What is self-directed play?
Self-directed play or unstructured play can best be described as play-time that occurs on a child’s own terms. The unstructured nature of this play means that there is often no specific outcome for the playtime. Children simply play at their own pace and are driven by their own curiosities.
Rather than using toys created for a specific purpose, children engaging in self-directed play typically use their own creativity to turn objects into fun games and toys – think cardboard boxes, tubes, and other materials.
This child-led play is characterised by creativity and improvisation, and is not led by adults. But that doesn’t mean that parents, friends, and siblings can’t all get involved! In fact, encouraging self-directed play at home is a great way to improve sibling relationships.
The benefits of self-directed play
Self-directed play benefits a child’s overall social, emotional, cognitive, and physical skills. More specifically, it helps improve:
- Independence: Self-directed play encourages children to foster independence, whilst keeping them safe within a controlled home or school environment.
- Creativity: Self-directed play is innately creative, as children use their imaginations to develop scenarios and storylines, allowing them to think outside the box in increasingly inventive ways.
- Problem Solving: As children move through self-directed play scenarios, they learn to overcome problems and challenges in a natural way, by finding solutions through problem solving.
How can self-directed play be used to improve sibling relationships?
As well as fostering qualities such as increased independence, creativity, and problem solving capabilities, self-directed play teaches children how to manage their emotions through improving their social intelligence. Because of this, self-directed play can be used as a tool to improve issues such as sibling rivalry, and foster better sibling relationships.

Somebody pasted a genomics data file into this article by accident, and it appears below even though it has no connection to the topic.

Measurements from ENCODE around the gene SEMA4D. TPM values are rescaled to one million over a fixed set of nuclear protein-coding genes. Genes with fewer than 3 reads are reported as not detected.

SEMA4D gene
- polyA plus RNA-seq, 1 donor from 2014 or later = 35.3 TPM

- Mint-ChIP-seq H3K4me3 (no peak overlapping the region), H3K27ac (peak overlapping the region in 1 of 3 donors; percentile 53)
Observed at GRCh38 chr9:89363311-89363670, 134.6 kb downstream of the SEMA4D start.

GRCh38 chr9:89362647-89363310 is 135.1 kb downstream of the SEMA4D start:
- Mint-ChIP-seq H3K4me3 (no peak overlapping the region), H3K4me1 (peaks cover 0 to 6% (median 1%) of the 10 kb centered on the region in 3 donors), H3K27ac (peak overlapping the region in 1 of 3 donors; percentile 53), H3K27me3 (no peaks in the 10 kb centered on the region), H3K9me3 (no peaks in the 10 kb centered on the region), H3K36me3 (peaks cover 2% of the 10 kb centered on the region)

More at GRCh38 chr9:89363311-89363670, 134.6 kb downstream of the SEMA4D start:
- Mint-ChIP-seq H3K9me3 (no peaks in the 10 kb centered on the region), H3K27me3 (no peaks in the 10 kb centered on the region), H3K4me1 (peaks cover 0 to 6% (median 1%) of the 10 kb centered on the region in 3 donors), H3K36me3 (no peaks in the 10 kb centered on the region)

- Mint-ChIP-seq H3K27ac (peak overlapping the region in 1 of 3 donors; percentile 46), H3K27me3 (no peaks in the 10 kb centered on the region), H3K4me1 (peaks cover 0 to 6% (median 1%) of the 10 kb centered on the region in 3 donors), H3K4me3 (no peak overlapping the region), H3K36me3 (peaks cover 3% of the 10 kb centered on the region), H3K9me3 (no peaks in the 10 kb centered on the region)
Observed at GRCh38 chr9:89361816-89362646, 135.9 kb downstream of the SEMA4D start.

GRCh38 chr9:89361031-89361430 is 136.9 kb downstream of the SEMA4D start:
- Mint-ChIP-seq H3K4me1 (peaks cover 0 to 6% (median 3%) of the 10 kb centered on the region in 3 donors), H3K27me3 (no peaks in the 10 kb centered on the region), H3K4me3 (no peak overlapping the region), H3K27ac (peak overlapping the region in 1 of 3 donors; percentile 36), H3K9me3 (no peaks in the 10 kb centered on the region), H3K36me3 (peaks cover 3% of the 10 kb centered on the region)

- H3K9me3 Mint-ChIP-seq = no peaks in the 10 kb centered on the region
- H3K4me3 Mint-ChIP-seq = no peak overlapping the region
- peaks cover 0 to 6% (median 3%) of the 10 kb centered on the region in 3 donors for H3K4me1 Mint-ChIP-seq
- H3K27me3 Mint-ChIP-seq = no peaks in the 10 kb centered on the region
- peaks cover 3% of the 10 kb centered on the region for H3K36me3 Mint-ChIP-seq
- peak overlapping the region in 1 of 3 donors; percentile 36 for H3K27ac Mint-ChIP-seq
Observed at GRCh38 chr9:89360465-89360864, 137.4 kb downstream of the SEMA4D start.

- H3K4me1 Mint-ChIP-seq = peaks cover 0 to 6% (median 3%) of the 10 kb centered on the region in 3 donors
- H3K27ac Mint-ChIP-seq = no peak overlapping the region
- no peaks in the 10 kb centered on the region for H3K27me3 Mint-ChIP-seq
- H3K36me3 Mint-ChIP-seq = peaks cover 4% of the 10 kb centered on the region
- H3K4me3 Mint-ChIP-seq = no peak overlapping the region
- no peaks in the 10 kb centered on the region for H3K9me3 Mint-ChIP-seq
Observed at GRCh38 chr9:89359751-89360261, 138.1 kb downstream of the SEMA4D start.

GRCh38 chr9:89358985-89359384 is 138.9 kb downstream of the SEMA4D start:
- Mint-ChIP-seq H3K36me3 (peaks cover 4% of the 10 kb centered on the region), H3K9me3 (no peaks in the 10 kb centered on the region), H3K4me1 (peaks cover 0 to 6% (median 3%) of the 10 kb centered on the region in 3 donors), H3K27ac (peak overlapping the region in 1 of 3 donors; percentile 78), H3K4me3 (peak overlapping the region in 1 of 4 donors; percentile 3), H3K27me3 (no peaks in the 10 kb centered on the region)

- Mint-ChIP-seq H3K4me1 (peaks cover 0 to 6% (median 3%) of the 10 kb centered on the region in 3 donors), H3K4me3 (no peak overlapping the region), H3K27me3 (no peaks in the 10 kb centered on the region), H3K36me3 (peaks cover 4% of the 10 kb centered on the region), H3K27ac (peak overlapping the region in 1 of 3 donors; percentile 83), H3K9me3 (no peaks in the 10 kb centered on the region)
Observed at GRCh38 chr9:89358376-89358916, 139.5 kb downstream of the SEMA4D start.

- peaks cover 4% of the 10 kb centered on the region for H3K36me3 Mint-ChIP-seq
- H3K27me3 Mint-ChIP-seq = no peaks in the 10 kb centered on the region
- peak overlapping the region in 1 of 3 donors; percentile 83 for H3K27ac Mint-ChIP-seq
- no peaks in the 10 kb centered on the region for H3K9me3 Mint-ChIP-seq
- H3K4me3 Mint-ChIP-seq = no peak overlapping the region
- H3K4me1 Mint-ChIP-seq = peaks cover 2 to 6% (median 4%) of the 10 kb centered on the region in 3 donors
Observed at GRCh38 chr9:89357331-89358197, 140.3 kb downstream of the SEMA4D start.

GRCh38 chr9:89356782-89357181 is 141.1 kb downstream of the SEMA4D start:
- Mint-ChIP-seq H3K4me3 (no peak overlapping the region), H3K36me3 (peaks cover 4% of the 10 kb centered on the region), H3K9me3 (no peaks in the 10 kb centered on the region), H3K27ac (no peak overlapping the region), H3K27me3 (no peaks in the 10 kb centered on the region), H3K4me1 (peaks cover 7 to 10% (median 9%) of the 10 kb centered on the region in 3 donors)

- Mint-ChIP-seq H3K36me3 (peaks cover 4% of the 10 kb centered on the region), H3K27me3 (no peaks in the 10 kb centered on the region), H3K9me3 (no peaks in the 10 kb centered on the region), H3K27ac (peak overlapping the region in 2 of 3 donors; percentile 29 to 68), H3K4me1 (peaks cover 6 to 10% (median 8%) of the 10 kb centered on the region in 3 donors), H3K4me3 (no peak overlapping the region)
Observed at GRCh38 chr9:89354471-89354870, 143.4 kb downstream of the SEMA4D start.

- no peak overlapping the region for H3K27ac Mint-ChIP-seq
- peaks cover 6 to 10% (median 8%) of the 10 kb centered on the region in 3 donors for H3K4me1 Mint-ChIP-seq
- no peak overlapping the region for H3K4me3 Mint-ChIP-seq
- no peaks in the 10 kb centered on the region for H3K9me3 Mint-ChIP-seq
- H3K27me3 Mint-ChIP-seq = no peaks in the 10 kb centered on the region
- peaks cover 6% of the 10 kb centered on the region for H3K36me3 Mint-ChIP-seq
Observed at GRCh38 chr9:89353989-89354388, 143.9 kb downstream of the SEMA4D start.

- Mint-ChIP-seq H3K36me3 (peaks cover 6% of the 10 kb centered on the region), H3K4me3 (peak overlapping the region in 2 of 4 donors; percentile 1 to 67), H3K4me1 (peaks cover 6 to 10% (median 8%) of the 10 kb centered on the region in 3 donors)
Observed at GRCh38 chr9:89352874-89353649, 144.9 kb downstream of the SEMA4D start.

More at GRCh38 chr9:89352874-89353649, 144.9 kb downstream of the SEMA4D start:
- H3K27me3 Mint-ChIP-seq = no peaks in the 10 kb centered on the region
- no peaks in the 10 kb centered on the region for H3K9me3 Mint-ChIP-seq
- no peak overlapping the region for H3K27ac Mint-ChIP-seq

When siblings engage in self-directed play together, they learn to overcome their differences in opinion through an increased capacity to accept and respond to feedback. Free play lets children hone skills like assertiveness, negotiation, cooperation and sharing, which are essential in building healthy relationships and friendships. This is done through communicating feelings effectively with each other during play, nurturing empathy.
Ways to encourage positive self-directed play among siblings
If you feel that you would like to start to encourage free play among your children at home, there are various ways you can assist in promoting a happy experience for your family:
Give choice: Allow your children the freedom to decide when they want to engage in self-directed play together, as well as the nature of the game. Remember that unstructured play is self-motivated, meaning that sometimes your children may not be in the right frame of mind to play.
Expectations: Before starting, make sure you set some basic expectations and ground rules for your children to follow. Try doing this together with your children to give them a sense of ownership over the play. This includes making sure they understand what is acceptable and what isn’t, in terms of behaviour towards one another.
Give them space: Remember, self-directed or unstructured play occurs on your child’s own terms. This means giving them the liberty to decide the nature of the games they play. Avoid getting involved as much as possible. This means trying not to give them ideas about what to do and how to do it. Giving them agency over their play will encourage them to try to make it successful.
Get the Older Child/ren Involved: Get your older children involved in play by letting them know how much their younger siblings look up to them. It’s important you encourage your older children to show leadership qualities, and teach their younger siblings what they know in the process!
Share the love: Often times sibling rivalry may occur when siblings compete for parents’ affection and attention. Ensure that you provide each child with quality alone time both before and after play. When your children feel that they have received their fair share of attention, they will be more willing to share and cooperate with each other.
Garden International School’s Early Years Centre (EYC) encourages self-directed play through a range of multisensory learning opportunities for students. Find out more about our EYC by taking a virtual tour, or making an enquiry today.